Smart Appliances

January 6, 2011 Leave a comment Go to comments

With the collective brain of consumer electronics seemingly obsessed with tablet computing, one can only wonder when a broader view is adopted and more consumer appliances receive networking capabilities. How long until a refrigerator scans a gallon of milk or a cupboard’s face reveals not a wooden design but an LCD screen with information on contents and expiration data?

Smart tech is gradually encompassing the rooms of our home, but the focus now is on the living room. Bill Gates once discussed his view of the growth of home tech and likened the future home to a massive network of devices connected and functioning to provide users with comprehensive forms of service. Oddly the majority of these “services” focused on entertainment. Is the reflective of Bill Gates concern for the XBOX? It seems likely that the growth of the “connected home” will stem largely from the evolution of gadgets that play critical but minor roles in our daily routines.

Instead of adding new tech in the form of tablets let’s consider the effect of smarter consumer products we already use. The gadgets of current use are largely dumb or unable to perform tasks beyond basic preparation. The coffee machine simply heats and moves water over coffee grounds. In essence this machine performs a single chore and possesses counter space in order to do this one chore. This seems extremely wasteful, both in terms of space usage and the potential capabilities of the product. Why not inform a consumer of the health of the machine, is the water being fully heated? Is the burner slowly losing power? Or, why can’t the machine provide information on the material it is producing? Is the coffee fresh?

The most powerful adjustment to consumer tech will come in the form of human health assistance. As gadgets expand to calculate nutritional data we can gain greater insight into exactly what we are putting into our bodies. Imagine the battle against obesity if our stoves displayed the weight of what we were producing and, via the information scanned when the item first entered the kitchen, the total caloric information was presented to a user. An incredibly effective way to informing a consumer is through the use of cold objective facts. The inefficiencies of certain foods- empty calories or lure of vapid sweets and salts can assist a user make better choices. A better move in the battle against obesity is not enforced dieting; instead, we need to grasp technologies that better inform users to make better decisions. Information after all is power.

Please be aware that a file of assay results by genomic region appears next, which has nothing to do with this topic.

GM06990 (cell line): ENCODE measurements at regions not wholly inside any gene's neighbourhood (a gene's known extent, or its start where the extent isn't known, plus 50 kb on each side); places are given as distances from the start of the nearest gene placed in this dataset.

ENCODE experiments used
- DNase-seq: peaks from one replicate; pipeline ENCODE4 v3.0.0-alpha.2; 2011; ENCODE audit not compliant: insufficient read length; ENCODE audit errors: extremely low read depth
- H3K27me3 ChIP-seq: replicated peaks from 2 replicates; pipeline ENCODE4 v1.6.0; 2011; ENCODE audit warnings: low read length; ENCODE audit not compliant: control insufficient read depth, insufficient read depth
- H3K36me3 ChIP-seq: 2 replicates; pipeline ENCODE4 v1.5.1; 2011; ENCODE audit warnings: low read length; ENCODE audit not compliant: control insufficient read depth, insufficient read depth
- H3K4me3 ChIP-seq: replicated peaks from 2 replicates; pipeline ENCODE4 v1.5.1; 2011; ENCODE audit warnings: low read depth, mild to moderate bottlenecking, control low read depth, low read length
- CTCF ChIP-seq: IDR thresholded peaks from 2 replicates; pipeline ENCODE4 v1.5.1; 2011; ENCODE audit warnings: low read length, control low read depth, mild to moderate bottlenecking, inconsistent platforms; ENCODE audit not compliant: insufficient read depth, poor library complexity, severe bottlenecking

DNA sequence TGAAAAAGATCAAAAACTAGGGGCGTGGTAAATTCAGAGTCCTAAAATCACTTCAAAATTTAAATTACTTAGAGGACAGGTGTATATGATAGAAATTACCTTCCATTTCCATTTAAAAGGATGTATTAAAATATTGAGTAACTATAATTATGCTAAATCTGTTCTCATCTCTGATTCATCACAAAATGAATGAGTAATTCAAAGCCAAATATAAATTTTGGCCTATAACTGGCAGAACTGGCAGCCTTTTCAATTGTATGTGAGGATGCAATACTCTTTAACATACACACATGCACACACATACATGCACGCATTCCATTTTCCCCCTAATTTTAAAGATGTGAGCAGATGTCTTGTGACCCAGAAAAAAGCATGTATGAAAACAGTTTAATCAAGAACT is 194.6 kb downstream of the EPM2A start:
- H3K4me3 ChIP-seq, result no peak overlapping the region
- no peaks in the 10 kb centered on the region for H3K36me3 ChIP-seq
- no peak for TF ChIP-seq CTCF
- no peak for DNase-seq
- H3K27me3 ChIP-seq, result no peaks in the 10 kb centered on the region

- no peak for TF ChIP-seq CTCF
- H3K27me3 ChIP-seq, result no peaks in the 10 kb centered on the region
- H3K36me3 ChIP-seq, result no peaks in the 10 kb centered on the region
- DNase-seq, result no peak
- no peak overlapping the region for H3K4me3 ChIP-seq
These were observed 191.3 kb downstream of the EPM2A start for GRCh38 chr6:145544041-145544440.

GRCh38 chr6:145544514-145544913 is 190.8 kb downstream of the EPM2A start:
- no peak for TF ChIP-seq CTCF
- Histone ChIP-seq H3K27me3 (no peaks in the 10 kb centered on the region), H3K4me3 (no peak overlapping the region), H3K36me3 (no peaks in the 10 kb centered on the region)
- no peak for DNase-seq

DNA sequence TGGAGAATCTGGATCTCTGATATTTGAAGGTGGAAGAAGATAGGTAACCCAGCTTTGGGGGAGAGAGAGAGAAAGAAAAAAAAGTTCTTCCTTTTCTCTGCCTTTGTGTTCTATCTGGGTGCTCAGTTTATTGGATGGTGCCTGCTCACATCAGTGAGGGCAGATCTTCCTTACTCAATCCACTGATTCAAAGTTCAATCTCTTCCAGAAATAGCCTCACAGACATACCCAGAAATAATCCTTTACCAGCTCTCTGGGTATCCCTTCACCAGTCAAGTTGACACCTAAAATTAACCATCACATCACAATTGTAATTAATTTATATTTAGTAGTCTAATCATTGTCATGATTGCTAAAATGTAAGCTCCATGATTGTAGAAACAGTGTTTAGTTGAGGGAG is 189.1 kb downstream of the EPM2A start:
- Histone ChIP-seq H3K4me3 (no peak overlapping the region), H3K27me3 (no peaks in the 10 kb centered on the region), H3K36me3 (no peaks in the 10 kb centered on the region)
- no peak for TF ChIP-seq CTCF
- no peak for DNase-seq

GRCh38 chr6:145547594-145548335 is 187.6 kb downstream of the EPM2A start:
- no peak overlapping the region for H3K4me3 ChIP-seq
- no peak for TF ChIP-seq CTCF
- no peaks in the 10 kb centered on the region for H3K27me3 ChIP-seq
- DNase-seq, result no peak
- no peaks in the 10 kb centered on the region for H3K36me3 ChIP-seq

I look forward to the expansion of technology beyond the living room and entertainment dimension. Beyond the lure of 3D TV and tablet computing, the home presents a series of needs for technology designers who can create a system of smart products that truly alter our daily existence. A focus on better informed consumers via smart gadgets has numerous benefits. As an added compliment smarter gadgets can assist in America’s battles with a lagging economy and poor health. New gadgets can invigorate industries and enliven consumer product creators whose new lines of products can usher in a new level of user awareness.

  1. January 17, 2011 at 1:19 AM

    Good article, thank you. Home and Kitchen Review


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